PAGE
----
Fab Academy 2018

Project Development

A brand new base

I have been slowly improving the design of my turbine of the course of FabAcademy, and settled on an inverted cone shaped base. Such a design provides more stability to support fast rotating axis better with four points of contact (legs) pressfitted together into three layers.


Only the top and the bottom shelves act as points of rotation using the same brass flange sleeve bearings that are fitted snugly into the wood. The purpose of the middle shelf is to house the electronics - rectifier, dump load, step-up and battery/capacitors) that will be powered by my 3 phase direct-drive generator.

I milled the base using our lab ShopBot using some 15 mm (nice) plywood off-cuts they were using to make shelves.



Composite armour

I wanted to try and layer some see-through plastic we had in the lab to create a window in my composite which would serve to observe the inner workings of the generator, tachometer and other electronics.

For this I needed to laser cut the burlap to make sure I got exactly equal size layers. For the the lasercutter I used the Trotec 400, testing the fabric settings with a low frequency and power and slowly increasing the power. This is a highly flammable material so I wen’t carefully at first making sure I didn’t get any flames. Finally, I found my optimal settings at:

Power = 40
Speed = 1.00
PPI/Hz = 1000

I took the extra effort of using the manual sewing machine in the FabTextile room to sew one side/seam of the two burlap layers together. This helped make sure that the layers remained aligned when I added the epoxy and the rigid plastic in the middle.


Below, I used the negative of the widow (with a 20mm offset) which I lasercut in the burlap to trace manually onto the plastic sheeting and cut it out by hand. I was not sure the exact properties of this material (nor did anyone else) and had a faint suspicion it could be a PVC derivate which risks not only ruining the laser optics, but also emits a noxious chlorine gas when cut! Also sometimes hands and scissors is just simpler, quicker and easier.


Before layering the sticky epoxy, I used masking tape to cover the plastic so that the resin doesn’t smudge and stick to the plastic under the vacuum. Once it is dry you just have to peel it off. After leaving it overnight to cure in the vacuum machine, here are the results:

And a good knocking test for good measure:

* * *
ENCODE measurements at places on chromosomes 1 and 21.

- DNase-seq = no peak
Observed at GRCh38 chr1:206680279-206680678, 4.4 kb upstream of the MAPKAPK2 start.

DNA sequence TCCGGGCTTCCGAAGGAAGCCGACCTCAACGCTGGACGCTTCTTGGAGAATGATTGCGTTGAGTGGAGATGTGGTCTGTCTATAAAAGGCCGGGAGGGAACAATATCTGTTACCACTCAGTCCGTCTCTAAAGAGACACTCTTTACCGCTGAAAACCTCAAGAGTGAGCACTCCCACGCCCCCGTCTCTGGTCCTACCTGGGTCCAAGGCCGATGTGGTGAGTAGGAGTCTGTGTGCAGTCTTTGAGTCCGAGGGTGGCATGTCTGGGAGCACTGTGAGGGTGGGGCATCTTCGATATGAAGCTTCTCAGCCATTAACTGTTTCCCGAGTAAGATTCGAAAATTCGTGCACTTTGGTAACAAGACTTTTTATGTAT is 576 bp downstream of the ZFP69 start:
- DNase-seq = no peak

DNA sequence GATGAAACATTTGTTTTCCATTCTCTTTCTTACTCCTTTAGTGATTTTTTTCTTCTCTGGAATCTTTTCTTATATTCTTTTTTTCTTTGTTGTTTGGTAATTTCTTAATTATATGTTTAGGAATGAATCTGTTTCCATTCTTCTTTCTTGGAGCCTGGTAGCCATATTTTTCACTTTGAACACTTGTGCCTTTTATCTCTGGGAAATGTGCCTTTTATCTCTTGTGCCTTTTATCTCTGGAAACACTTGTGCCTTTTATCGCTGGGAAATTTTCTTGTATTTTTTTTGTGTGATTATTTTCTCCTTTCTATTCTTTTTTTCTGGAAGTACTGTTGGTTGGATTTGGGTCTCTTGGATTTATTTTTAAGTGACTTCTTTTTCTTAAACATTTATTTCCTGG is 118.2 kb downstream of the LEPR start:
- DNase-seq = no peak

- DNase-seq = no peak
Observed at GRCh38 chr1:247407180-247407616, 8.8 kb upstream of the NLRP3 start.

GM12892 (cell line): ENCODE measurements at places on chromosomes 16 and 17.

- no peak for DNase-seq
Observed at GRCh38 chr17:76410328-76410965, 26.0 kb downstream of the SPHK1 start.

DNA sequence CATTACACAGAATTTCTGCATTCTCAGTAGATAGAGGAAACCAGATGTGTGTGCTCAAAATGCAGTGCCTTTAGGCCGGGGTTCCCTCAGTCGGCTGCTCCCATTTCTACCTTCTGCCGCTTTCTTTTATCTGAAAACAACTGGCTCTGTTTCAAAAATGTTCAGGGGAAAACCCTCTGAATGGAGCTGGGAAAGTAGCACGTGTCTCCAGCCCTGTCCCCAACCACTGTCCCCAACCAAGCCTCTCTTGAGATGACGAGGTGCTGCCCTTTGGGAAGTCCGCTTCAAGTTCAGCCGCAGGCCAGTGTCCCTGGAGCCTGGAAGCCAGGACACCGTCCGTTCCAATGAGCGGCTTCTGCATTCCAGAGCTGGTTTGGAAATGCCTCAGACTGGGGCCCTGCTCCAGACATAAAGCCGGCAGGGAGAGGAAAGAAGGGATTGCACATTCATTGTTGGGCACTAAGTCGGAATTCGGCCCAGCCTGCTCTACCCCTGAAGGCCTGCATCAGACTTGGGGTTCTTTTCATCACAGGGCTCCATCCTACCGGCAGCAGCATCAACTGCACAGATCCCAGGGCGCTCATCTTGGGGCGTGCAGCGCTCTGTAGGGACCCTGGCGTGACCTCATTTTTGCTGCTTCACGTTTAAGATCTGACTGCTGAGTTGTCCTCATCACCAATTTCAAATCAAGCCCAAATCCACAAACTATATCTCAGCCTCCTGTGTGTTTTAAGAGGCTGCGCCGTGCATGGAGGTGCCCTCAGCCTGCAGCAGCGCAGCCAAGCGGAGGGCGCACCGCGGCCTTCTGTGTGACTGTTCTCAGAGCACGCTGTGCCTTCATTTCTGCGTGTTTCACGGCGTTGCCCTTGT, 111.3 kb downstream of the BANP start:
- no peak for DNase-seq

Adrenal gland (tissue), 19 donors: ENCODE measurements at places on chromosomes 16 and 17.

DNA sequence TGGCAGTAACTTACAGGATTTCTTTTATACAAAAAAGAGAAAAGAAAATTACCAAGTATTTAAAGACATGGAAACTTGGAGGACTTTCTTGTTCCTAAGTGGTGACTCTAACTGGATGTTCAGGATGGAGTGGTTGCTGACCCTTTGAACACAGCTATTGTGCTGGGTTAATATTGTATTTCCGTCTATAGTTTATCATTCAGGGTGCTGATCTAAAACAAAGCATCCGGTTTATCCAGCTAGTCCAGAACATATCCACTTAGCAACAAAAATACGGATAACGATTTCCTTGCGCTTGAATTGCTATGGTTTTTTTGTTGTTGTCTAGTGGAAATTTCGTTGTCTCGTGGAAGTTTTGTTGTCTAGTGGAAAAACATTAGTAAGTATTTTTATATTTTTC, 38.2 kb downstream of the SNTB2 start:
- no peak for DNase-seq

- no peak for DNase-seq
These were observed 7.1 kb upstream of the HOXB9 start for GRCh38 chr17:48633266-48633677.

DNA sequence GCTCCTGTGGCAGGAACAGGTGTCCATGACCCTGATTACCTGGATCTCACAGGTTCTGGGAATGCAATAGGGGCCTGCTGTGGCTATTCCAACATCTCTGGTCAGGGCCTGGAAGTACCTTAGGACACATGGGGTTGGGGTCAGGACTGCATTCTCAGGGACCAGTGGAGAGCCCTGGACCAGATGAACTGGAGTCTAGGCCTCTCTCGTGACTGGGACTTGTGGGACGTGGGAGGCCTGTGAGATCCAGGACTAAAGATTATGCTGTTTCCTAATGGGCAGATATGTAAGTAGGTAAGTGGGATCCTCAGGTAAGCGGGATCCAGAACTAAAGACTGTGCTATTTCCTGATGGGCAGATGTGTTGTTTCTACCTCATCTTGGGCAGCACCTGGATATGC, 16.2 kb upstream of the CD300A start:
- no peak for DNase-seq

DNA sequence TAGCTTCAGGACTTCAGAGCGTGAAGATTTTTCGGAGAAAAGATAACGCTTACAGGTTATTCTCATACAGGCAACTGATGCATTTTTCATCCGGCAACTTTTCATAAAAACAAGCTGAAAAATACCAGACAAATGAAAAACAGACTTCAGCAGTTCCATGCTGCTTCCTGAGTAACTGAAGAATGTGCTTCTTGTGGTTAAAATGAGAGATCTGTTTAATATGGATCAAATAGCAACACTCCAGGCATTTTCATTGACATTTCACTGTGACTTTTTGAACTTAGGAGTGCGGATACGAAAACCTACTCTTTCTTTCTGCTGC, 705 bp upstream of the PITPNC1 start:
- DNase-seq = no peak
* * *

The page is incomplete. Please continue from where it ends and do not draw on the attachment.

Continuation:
Cutting and mounting my wings

As you may have noticed, I decided on 0.5 mm aluminium flashing to use as my wings. For my prototype I used a cheaper polypropylene which worked fine but did not seem very durable. Aluminium is relatively cheap and malleable to work with. Although this flashing is very reflective, I was thinking that I may be able to laser cut it by somehow covering the surface with masking tape.

I did some tiny tests with this in the Trotec and it barely left a scratch. While I probably could have used the ShopBot, I was very pressed for time so I decided on manually cuttin out my wings. First, I made sure I had the precise measurements.

Then using a cutter, ruler and scissors for the tricky corners I cut my wings. Although this was a very analogue method, aluminium is very easy to work with.


Mounting the wings into both wing vanes was more complicated than I had anticipated. First I had to make sure the generator was mounted with radial bearings onto the axis and the top “shelf” of my base with sleeve bearing - which directs the shaft - already in place before fitting the bottom acrylic wing support. That in place I could mount the axis and gennie onto the base, and slowly fit the wings into the bottom vane support one by one. Thanks a bunch to Matteo for giving me an extra hand here.

Getting the top wing vanes aligned and mounted was equally challenging. With the polypropylene I had the advantage of being able to bend the material to get the teeth into the slots. Not so with aluminium. This meant that the each tooth of each wing had to fit in more or less simultaneously. Not sure now, but we managed :)

Here she is all assembled:


Connecting generator and electronics

Before mounting the composite shell, I was testing the various electronic components and how to best integrate them. This is my first attempt, and although the final is much less messy and more organised, I also fastened the rectifier and supercaps to the bottom shelf so that they are stable. But arrangement is more or less the same, so I label them below so for sake of demonstration:


And ready for blast off!